Published On: Sat, May 8th, 2021

Was Liz Taylor’s greatest love the one man she COULDN’T have?

Eight-times married Elizabeth Taylor could be cruel to the men in her life, but she cradled Montgomery Clift’s shattered face in her hands with the tenderness of a mother caring for an injured child.

It was an evening in May 1956 and the matinee idol had gone to the home Taylor shared with second husband Michael Wilding in the Hollywood Hills for a small dinner party while they were making the historical romance Raintree County together.

Later, tired and woozy from sedatives he had unwisely mixed with alcohol, he drove home — going too fast down a badly lit and sharply winding road, he lost control and crashed his car into a telephone pole.

Taylor rushed out to help him, clambering into the wrecked car and finding his famously beautiful face reduced to a bloody pulp.

It’s no secret that the stars — acclaimed as two of the most beautiful in Hollywood history — were close and starred in a string of films together

‘He was bleeding so much that it looked like his face had been halved,’ the actress later recalled. ‘I was just holding him like a baby and rocking him. He opened his eyes and saw me. His eyes looked the colour of a bright red rose.’

He was trying to mumble something to her but she couldn’t hear. She suddenly realised he was choking on his own broken front teeth and, as his blood pooled in her dress, she instinctively stuck her fingers down his throat and pulled them out.

The friends who had accompanied Taylor, including Rock Hudson, would attest that she almost certainly saved his life.

It was the beginning of the end for Clift’s career — the star of A Place In The Sun, From Here To Eternity and The Heiress relied heavily on his looks and they were ruined. However, it was also — says a new book on Taylor and Clift — a moment that spoke volumes about their passionate devotion to each other.

It’s no secret that the stars — acclaimed as two of the most beautiful in Hollywood history — were close and starred in a string of films together, sometimes after Taylor had overruled producers who didn’t want to use the brilliant but drink-and-drug-addled Clift.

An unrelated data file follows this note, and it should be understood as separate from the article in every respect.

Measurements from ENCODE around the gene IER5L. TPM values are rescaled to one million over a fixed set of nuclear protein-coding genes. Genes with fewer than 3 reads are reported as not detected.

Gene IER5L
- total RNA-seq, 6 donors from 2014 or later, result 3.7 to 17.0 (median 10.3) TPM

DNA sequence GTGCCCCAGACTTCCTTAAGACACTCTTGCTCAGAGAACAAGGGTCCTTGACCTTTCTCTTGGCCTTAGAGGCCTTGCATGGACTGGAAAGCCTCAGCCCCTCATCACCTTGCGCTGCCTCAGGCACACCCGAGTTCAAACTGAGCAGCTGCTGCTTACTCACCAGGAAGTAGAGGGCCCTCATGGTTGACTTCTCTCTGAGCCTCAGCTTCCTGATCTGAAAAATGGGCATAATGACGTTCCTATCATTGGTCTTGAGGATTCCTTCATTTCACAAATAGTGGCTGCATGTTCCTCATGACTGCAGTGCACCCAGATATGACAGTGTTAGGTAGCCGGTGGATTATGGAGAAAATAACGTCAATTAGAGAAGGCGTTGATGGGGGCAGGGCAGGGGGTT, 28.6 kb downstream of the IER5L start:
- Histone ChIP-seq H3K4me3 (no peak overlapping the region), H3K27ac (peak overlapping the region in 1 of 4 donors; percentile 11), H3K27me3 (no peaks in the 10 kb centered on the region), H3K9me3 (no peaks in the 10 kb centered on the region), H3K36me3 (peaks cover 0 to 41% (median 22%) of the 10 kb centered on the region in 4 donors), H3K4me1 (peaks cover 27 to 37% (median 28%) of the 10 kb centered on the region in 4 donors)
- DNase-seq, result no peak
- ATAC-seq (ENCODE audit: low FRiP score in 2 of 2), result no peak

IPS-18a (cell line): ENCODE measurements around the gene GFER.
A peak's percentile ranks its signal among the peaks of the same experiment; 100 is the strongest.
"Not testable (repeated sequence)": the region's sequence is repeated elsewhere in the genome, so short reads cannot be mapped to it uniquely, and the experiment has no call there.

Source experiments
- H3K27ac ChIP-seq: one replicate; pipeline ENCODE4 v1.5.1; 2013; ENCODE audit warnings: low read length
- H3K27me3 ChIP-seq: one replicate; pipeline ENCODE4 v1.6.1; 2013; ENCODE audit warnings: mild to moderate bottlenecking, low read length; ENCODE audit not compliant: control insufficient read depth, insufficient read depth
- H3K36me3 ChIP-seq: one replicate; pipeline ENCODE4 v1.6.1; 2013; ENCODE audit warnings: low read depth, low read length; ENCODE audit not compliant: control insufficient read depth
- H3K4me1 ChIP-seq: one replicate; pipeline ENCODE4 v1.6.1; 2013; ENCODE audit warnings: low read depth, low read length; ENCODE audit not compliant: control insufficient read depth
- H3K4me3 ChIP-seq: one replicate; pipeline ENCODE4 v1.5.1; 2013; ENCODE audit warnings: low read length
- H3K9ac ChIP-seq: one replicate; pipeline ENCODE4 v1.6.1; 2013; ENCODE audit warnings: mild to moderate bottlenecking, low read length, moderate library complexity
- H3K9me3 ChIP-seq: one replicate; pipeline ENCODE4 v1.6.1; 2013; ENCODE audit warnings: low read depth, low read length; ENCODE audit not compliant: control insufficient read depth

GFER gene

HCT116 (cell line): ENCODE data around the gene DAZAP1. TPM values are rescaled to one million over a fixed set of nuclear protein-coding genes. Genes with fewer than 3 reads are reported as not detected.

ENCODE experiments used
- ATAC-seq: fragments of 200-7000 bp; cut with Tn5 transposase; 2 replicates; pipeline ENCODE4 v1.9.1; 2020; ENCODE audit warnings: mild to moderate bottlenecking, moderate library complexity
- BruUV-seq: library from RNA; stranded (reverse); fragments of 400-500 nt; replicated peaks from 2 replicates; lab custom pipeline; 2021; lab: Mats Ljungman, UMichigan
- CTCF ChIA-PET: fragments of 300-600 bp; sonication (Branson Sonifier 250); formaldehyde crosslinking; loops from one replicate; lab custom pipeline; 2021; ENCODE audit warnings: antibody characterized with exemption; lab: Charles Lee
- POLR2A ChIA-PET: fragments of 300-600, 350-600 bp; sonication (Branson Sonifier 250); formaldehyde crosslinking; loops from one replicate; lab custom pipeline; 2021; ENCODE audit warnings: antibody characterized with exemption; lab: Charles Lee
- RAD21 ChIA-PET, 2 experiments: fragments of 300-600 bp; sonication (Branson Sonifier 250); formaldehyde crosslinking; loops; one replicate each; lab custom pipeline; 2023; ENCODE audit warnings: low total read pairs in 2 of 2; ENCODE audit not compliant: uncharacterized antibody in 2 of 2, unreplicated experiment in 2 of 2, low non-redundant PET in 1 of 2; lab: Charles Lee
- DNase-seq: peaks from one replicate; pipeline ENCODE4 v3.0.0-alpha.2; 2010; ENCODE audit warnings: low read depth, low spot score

However, according to biographer Charles Casillo, Taylor never loved any of the many men she bedded and married — including even Richard Burton — as much as she loved Clift. Even Burton knew it, once telling ‘Monty’: ‘She likes me, but she loves you’.

Of course, there was one fundamental problem: Clift was gay.

As Casillo reveals in Elizabeth And Monty: The Untold Story Of Their Intimate Friendship, they had an intense, even romantic, relationship which, while never consummated, would weigh heavily on Taylor’s life, propelling her into a string of misguided marriages.

Casillo told the Daily Mail this week: ‘If it’s true that our first true love of life is the greatest, the one that leaves a mark, the one that changes us, then the greatest love of Elizabeth Taylor’s life was Montgomery Clift.’

She fell in love with him and even wanted to marry him when, as a voluptuous but still virginal 17-year-old, she starred alongside Clift — who was 11 years older — in the critically-acclaimed 1951 romantic drama A Place In The Sun.

‘By the time she met Richard Burton, Elizabeth was much more jaded,’ added Casillo. ‘People said that what most interested Burton about Elizabeth was her fame. Their love grew to be encompassing and “furious” but it wasn’t as pure as the love she and Monty shared. Elizabeth never really let Monty go.’

When she first met him, Taylor was blown away. ‘He was the most gorgeous thing I’d ever seen,’ she said. ‘I remember my heart stopped when I looked into those green eyes, and that smile, that roguish, boyish smile.’

Both came from wealthy backgrounds and had controlling mothers who lived vicariously through their children. Both were major sex symbols and shared a similar ‘raunchy’ sense of humour.

‘What astonished him most was the deep level on which he was able to communicate with Elizabeth,’ writes Casillo. ‘They could make each other laugh like no one else.’

Taylor was keenly aware of her effect on men — in an earlier film, Conspirator, co-star Robert Taylor was so excited playing a bedroom scene with her he could only be shot from the waist up.

And yet Clift didn’t take the bait — even while she took baths during filming. He would sit on the edge of the tub chatting and didn’t appear remotely distracted by her naked body.

According to Casillo, it was the first time a man had ‘ignored her beauty and sensuality and paid attention to the person inside the gorgeous body . . . and it had a profound effect on her’.

Casillo says Clift was flattered by Taylor’s interest and flirted back, encouraging her to go on a ‘full-out campaign to seduce him’ even as it made him agonise about his conflicting feelings towards women.

They were seen kissing passionately in the back of limos but Taylor later revealed: ‘Just when he overcame all his inhibitions about making love, he’d panic and pull away.’

Clift, aware that he was getting himself in too deep, started turning up on set with a string of young men he had picked up the previous night and ‘making it obvious they had been intimate’.

Casillo claims Taylor, whose knowledge of gay behaviour was limited and whose arrogance was limitless, saw the men simply as competition she would inevitably vanquish.

When her mother Sara, who had heard the Hollywood whispers about Clift’s homosexuality, heavy drinking and generally self-destructive behaviour, tried to warn her daughter that he was a ‘disaster’, Taylor — who saw marriage as a way of escaping her domineering mother — wanted him even more.

The ‘antidote’ to Monty was her first disastrous marriage, aged 18, to playboy hotel heir Nicky Hilton, an aggressive drunk who physically abused her. She left him when one of his beatings made her miscarry.

Clift, meanwhile, was succumbing to addiction — at the height of his fame in the early 1950s, he was an alcoholic, compulsive smoker and took so many pills he had a floor-to-ceiling medicine cabinet specially built in his bathroom to accommodate them.